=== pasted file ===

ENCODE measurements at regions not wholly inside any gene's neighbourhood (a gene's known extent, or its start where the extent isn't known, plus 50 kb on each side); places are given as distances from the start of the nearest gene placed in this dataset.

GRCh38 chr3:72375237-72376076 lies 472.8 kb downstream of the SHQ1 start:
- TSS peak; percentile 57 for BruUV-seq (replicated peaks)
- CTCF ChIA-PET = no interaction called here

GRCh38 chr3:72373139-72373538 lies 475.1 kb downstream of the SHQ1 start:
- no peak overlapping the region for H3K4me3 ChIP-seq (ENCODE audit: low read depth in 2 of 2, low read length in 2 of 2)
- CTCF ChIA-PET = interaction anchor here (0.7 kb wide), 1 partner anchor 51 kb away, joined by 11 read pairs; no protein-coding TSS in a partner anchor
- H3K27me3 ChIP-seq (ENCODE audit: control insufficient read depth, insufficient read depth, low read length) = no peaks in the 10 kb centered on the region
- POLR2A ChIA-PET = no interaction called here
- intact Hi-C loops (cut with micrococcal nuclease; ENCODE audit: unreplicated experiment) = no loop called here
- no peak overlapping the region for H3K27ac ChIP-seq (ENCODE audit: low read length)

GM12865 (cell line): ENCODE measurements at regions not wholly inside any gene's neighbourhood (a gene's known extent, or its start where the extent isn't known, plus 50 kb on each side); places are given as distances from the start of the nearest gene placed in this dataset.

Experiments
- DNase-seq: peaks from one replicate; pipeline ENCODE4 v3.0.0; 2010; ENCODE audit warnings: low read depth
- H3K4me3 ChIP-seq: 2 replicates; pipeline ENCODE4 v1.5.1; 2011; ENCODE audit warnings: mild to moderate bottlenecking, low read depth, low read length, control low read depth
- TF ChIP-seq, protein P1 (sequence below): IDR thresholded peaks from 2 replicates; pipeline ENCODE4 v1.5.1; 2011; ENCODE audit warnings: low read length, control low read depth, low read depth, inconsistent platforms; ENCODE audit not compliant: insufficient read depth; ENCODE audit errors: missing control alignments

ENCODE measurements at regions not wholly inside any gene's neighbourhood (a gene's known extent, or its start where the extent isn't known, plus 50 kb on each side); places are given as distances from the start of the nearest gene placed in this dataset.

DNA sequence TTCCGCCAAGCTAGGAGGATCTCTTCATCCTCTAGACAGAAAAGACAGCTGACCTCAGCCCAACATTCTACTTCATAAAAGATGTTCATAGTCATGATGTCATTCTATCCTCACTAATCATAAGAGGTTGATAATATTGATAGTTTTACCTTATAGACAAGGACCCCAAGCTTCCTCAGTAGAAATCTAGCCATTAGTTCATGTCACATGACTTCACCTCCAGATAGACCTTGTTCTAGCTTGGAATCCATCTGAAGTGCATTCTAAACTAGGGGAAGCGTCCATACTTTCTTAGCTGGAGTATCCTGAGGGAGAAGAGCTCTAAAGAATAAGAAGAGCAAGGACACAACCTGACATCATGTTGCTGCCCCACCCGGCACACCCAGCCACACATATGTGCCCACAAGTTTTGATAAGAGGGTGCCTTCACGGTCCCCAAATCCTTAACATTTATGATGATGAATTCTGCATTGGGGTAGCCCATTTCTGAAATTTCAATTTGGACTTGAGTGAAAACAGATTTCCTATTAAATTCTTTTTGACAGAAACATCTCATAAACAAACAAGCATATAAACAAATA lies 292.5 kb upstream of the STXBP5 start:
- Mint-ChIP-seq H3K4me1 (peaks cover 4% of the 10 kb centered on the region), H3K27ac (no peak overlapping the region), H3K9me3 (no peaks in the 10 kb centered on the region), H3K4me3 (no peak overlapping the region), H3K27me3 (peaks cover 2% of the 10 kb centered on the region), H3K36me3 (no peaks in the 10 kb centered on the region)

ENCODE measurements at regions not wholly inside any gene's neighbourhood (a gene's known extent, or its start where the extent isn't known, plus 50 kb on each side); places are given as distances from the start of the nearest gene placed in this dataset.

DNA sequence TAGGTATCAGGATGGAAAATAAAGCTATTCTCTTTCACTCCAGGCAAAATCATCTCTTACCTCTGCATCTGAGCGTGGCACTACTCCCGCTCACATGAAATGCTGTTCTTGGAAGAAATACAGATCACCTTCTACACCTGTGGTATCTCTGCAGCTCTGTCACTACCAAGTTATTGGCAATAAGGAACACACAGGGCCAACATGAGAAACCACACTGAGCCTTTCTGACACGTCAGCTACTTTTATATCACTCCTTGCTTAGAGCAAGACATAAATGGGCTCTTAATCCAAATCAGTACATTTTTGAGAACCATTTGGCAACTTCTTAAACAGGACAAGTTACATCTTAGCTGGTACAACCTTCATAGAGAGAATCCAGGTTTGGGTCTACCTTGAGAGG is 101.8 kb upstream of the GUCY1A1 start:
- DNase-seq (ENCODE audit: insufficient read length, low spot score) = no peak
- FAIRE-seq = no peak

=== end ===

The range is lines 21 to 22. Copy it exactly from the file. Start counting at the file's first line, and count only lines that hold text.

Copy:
DNA sequence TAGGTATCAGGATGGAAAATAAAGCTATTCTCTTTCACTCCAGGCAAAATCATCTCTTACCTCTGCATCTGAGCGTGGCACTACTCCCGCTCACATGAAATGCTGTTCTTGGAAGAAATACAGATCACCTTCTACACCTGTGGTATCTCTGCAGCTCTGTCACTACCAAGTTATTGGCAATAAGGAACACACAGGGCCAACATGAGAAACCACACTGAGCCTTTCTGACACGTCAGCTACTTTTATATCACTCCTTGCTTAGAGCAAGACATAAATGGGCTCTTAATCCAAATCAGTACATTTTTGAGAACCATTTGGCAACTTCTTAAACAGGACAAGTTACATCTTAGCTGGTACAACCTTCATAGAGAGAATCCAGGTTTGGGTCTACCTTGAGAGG is 101.8 kb upstream of the GUCY1A1 start:
- DNase-seq (ENCODE audit: insufficient read length, low spot score) = no peak